IDG cancels Macworld/iWorld 2015 conference, says show 'going on hiatus'



  • Reply 61 of 62
    anomeanome Posts: 1,474member
    Marvin wrote: »
    I think that's probably the main reason along with a lack of compelling products to go to a trade show to see but also that MacWorld has a more limited audience. They'd show off things like Thunderbolt products but why do people really need to see them in person? CES is huge though:

    The companies that normally went to MacWorld can go there instead.
    CES is a very different kind of show, though. It's very seriously closed - they have cracked down on attendees who are not in the industry (specifically Consumer Electronics) or media (gone are the days you can just say you're a journalist to get in). MacWorld was open to the public.

    The content is also different. There are a lot of conference tracks running continuously (as opposed to 3 or 4 at MacWorld). Also, and this is probably the important bit, MacWorld was about connecting consumers with products. CES is about connecting manufacturers with resellers. It is very much a "trade fair".

    Another important thing to remember about CES is that it's not a computer show. It's a Consumer Electronics show. So even with Microsoft pulling out, they still have LG, Samsung, Sony, Ford, etc.
    zoetmb wrote: »

    While there are still some shows that attract crowds and seem to do pretty well, I think the exhibition industry is slowly dying, which is why I laugh when some politician proposes a new or expanded conference center.   The web, as well as changes to the retail industry in the U.S. (like huge consolidation and the dominance of national chains) has made many of these shows unnecessary (and unprofitable).    But it's not always logical which shows succeed and which don't.   And consumer shows will have a longer life than trade shows, although obviously not for MacWorld. 

    I think that Apple's abandonment of MacWorld combined with the advent of Apple retail locations and sites like this one have killed that show.   What does anyone need to know about the Mac that they're not going to be able to find out on the web or by visiting an Apple store?
    That's fine for Apple. And Microsoft, and Samsung, etc. The problem is the companies that don't have that kind of profile. Unfortunately, shows like MacWorld are mostly funded by the big names attending and drawing people in, so that they can offer cheaper arrangements to the smaller companies.

    I'm not arguing that IDG need to keep MacWorld going purely for the benefit of the smaller companies, either. If they're not making money on it, then it's not in their interest to run it. I just think it's kind of sad that it's going this way.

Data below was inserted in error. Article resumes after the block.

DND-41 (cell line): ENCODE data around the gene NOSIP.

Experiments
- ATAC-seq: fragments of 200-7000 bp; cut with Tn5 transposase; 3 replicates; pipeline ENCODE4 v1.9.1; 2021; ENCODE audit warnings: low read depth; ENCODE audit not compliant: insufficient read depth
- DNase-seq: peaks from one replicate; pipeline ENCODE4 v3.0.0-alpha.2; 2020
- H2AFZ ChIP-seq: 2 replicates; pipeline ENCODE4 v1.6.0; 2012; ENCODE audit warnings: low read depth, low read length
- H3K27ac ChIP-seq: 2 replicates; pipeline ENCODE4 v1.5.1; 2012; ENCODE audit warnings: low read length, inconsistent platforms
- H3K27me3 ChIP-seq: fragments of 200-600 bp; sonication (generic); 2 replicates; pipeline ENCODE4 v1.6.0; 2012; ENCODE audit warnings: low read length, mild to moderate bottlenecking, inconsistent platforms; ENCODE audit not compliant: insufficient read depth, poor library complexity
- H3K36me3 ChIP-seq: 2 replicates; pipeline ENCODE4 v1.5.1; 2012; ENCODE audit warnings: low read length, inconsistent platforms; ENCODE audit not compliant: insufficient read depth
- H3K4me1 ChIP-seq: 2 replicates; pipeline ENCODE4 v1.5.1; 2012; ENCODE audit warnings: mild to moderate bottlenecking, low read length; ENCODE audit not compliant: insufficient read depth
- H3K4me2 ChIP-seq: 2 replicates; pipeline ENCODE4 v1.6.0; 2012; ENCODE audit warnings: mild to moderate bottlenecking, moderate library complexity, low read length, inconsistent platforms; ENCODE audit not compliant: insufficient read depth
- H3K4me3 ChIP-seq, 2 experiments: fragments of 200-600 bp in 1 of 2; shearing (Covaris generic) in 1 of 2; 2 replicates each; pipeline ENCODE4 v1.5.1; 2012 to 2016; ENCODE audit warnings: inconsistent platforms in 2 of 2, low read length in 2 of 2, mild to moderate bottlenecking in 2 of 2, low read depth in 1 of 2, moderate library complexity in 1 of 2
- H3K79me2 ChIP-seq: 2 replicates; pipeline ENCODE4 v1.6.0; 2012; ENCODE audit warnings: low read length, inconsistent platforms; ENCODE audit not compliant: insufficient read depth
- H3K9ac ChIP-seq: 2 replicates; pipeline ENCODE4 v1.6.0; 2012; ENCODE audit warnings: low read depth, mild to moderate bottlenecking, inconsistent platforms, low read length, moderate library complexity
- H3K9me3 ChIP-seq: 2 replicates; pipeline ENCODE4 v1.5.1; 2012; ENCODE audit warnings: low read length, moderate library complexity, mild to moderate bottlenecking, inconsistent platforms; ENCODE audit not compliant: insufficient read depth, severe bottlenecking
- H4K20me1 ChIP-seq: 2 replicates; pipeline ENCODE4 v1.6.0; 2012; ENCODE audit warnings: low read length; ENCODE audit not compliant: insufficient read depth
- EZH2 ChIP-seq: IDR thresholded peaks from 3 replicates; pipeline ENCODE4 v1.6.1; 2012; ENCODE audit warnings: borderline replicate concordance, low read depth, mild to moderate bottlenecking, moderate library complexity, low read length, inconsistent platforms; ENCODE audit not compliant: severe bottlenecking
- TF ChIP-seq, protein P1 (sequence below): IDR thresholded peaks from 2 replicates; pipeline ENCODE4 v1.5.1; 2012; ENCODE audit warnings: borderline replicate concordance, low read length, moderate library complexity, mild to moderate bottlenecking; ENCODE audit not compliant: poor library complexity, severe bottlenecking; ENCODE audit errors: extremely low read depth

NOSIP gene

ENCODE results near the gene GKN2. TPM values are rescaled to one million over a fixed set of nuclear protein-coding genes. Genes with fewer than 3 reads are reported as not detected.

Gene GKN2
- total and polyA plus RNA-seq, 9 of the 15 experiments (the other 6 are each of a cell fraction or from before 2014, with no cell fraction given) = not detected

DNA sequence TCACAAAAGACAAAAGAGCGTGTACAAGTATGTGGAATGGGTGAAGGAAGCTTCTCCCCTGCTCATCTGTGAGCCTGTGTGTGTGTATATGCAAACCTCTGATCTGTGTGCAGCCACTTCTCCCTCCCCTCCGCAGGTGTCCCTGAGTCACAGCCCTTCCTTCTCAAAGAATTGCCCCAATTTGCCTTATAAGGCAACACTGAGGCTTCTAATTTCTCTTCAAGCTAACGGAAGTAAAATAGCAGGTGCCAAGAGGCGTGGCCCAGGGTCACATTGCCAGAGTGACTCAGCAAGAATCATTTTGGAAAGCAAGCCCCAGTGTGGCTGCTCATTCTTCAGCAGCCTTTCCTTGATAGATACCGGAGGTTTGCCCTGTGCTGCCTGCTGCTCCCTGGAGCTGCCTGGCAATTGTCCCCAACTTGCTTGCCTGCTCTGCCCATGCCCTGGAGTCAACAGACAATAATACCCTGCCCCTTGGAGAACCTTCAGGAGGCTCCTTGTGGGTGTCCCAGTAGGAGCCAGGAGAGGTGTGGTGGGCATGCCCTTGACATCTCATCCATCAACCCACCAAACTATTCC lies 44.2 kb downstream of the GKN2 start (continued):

ComicCon obviously does spectacularly well (I think the NY edition, which was held last week sold out in advance in four hours).   But the genius strategy of that show is that you have to be there so you can show off your costume.    Or you have to be there so you can laugh at everyone in their costumes.   Or you go because you want autographs from stars or creators.   The exhibit booths are almost secondary in appeal.
    ComicCon, again, is different. As with MacWorld, it's about connecting fans with the product (and the makers of the product). Also, the industry still buys in to announcing things there.

    It's also a fan event. It's not about back channel deals. Sure, some people turn up with the hope of getting some time with Joe Quesada or Dan Didio in the hopes of getting commissioned, but that's not what the show is about. (Also, it's not a particularly good strategy for getting your comic made.)
    CES still does really well (over 100,000 attendees), but I have to wonder why since the original purpose of the show was to display new wares to independent electronics retailers so they could make buying and inventory decisions and there simply aren't that many anymore.    I think it's really become more of a show for the press and for consumers who sneak in as pros.    My bet is that within a few years, at least some days of that show get opened to the public
    Despite what I said above, they already do. The Friday, or maybe Saturday (can't remember off the top of my head) is open to "Enthusiasts" which is a fairly low entry point, not requiring strict industry affiliation. 
    Who here has attended MacWorld since Apple dropped out?
    My first MacWorld SF was 2010, the one they announced they wouldn't be attending. I also went this year, which may now be the last ever. In 2010, everyone was still hopeful, and many other big vendors had already committed when Apple pulled out. (As had I, I'd booked flights and everything.) This year, there were very few big vendors. There were a lot of interesting smaller vendors, though, that I wouldn't normally have heard about. As I mentioned earlier, these are the people who were best serviced by the expo. It's easy to get attention on the internet when you're already a big player, but if you're a small operation with a very small publicity budget, you have to count on someone in the media picking you out, or going to shows like this and getting attention that way.

    If shows like this go away, then you have to look at new strategies. Maybe they're going to have to, since these shows do seem to be going away. Still, I miss the old shows where you showed up, and you could get stuff cheap, and everyone was throwing T-Shirts and tchotchkes at you, and you got an offer to buy a copy of Avid for $50 and a photocopy of your Hypercard floppies.
  • Reply 62 of 62
    xixoxixo Posts: 431member
    Seeing SJ intro the iMac in NYC was pretty awesome.

    Went with a number of friends & colleagues and had a blast.

    Back then we were the minority and everyone thought we were nuts for not using windows.

    What a difference 18 or so years makes.

    Viva la underdog!
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